Structural studies of creativity measured by divergent thinking

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Abstract

In this chapter, we would like to discuss structural studies on brain imaging to evaluate creativity as measured by divergent thinking (CMDT). Human intellectual abilities have been shown to be strongly associated with structural volumes and microstructural properties of the brain using structural magnetic resonance imaging (sMRI) techniques (Jung & Haier, 2007; Posthuma et al., 2003). More specifically, these studies used T1-weighted high-resolution structural images to evaluate regional gray matter (GM) and white matter (WM) volumes (rGMV and rWMV, respectively) via voxel-based morphometry (VBM), and to evaluate cortical thickness and the surface area of the brain. These studies also used diffusion tensor imaging (DTI) to evaluate fractional anisotropy (FA) and mean diffusivity (MD) of the brain. A number of recent studies in the field have used similar methods to identify correlations between properties of brain structures and CMDT. In this chapter, these CMDT studies are reviewed, and their methodologies and implications described. Creativity is conventionally measured using divergent thinking tests, in which the subject is instructed to generate as many ideas or uses as possible in response to certain stimuli (e.g., a brick). These tests include not only verbal divergent thinking tests but also figural divergent thinking tests, in which the subject is presented with a picture and is required to respond with their own variations of drawings. Divergent thinking has been proposed as a key aspect of creativity (Guilford, 1967) and is currently the dominant measure of creativity in the field. Scores of CMDT have a stronger relationship with creative achievement than scores of intelligence tests (for a meta-analysis, see Kim, 2008). Therefore, among the many aspects and components of creativity, CMDT studies will be the focus of this chapter. The chapter will begin by offering a brief review of some methodological approaches to structural studies of the brain before delving into a discussion of their associations with CMDT. VBM and Cortical Thickness Analysis VBM is a structural processing technique using brain MRI that involves a voxel-wise correlation between rGMV or rWMV and any factor of interest, such as age and cognitive function (Ashburner & Friston, 2000). The individual structural images are segmented into GM, WM, and cerebrospinal fluid.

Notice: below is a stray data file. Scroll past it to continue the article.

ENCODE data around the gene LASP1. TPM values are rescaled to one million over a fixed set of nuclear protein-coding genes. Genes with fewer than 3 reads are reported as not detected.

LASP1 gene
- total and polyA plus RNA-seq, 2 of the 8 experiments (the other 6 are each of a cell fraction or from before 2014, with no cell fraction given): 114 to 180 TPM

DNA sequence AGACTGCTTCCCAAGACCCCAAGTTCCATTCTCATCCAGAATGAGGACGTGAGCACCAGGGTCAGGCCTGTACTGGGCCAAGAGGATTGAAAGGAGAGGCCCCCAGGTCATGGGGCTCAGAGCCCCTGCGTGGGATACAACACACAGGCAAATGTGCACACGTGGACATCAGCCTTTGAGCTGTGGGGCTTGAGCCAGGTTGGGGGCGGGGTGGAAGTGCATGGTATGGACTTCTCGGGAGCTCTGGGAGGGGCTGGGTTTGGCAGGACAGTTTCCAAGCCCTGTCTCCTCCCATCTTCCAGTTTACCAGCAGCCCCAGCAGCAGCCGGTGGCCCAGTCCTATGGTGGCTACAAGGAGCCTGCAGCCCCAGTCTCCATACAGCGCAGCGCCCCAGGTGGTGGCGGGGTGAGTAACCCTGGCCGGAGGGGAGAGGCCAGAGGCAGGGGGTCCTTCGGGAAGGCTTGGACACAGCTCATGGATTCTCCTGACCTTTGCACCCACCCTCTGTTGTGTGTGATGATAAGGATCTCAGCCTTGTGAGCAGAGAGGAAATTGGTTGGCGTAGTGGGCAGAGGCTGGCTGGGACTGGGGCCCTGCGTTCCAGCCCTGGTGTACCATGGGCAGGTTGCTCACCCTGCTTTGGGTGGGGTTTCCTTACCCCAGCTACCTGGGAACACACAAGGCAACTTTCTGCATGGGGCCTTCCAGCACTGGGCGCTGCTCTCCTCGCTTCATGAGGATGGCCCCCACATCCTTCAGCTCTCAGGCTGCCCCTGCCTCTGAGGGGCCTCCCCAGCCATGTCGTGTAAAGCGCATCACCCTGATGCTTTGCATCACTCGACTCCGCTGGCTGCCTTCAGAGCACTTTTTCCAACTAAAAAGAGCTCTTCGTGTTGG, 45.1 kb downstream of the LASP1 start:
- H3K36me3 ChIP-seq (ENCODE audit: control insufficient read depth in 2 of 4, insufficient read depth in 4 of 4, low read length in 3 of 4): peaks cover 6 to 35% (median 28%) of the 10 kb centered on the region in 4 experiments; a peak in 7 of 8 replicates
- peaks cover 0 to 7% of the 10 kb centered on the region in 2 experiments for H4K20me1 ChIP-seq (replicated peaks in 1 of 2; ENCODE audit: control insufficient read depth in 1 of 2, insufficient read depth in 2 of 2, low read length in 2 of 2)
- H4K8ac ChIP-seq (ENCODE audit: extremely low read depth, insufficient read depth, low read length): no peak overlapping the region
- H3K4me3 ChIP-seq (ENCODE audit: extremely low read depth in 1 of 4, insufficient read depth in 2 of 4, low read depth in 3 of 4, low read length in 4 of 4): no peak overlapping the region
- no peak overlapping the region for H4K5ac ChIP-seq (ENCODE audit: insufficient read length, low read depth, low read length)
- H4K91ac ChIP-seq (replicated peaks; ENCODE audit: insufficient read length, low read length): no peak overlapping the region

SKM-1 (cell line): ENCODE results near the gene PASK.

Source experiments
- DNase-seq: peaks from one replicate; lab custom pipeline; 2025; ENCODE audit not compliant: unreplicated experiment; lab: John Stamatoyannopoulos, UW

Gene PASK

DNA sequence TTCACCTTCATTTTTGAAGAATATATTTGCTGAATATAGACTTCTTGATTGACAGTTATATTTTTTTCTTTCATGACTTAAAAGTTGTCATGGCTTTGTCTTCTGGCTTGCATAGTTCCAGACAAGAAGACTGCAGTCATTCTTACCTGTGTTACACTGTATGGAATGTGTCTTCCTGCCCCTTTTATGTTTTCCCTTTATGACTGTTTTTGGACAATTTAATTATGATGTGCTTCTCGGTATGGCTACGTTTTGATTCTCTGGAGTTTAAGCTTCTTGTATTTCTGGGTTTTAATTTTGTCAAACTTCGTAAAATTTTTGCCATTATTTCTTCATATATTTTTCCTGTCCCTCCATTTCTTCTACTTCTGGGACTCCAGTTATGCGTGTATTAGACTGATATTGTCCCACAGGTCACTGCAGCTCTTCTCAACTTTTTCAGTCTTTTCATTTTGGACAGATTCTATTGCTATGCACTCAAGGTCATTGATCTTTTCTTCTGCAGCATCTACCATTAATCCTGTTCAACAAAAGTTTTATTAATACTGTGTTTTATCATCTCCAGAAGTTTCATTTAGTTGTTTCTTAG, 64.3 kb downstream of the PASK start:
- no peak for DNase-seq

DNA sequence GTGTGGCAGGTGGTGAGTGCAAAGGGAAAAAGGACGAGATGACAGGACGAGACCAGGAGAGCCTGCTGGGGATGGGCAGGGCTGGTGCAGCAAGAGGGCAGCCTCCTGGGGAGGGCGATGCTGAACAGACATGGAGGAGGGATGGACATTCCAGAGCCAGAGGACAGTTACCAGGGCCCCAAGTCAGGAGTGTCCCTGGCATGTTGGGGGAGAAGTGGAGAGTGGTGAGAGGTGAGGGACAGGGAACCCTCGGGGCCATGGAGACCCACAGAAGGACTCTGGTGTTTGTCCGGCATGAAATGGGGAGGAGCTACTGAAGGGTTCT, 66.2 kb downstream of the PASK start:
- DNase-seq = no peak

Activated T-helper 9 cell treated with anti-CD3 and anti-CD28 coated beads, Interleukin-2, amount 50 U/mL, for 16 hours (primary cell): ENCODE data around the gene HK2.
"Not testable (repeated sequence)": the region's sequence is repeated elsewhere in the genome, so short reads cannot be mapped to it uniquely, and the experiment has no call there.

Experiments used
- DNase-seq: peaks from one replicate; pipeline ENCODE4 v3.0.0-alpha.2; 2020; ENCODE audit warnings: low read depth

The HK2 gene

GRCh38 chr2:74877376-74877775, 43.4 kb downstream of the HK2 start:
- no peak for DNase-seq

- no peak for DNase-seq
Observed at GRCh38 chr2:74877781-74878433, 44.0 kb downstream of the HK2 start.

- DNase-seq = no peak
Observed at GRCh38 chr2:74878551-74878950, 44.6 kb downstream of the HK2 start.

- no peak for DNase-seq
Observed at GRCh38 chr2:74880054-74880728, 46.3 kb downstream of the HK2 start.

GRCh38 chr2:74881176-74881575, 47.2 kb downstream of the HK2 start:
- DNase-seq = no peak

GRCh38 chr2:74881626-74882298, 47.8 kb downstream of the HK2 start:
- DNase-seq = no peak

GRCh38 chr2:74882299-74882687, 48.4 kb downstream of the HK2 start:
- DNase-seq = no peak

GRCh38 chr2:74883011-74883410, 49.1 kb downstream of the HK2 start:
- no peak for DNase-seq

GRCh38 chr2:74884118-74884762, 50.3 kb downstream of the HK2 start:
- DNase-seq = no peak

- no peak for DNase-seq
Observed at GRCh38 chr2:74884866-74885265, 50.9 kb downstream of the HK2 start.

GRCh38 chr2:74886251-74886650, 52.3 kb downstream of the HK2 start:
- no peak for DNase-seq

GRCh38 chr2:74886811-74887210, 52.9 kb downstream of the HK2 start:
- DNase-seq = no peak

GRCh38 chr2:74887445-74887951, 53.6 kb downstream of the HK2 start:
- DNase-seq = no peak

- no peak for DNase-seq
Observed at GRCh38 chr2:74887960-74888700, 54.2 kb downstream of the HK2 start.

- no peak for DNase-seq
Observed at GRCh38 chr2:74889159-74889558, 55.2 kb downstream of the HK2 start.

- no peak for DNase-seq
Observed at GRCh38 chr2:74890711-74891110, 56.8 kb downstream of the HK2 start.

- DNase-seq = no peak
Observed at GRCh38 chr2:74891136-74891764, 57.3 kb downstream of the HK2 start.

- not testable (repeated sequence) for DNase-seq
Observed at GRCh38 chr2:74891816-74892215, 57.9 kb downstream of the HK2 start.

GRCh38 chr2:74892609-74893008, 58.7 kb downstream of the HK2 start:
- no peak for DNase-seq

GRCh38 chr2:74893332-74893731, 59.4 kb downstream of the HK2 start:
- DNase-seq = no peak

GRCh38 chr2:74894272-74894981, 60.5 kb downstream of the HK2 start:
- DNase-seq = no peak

Original languageEnglish
Title of host publicationThe Cambridge Handbook of the Neuroscience of Creativity
PublisherCambridge University Press
Pages451-463
Number of pages13
ISBN (Electronic)9781316556238
ISBN (Print)9781107147614
DOIs
Publication statusPublished - 2018 Jan 1

ASJC Scopus subject areas

  • Psychology(all)

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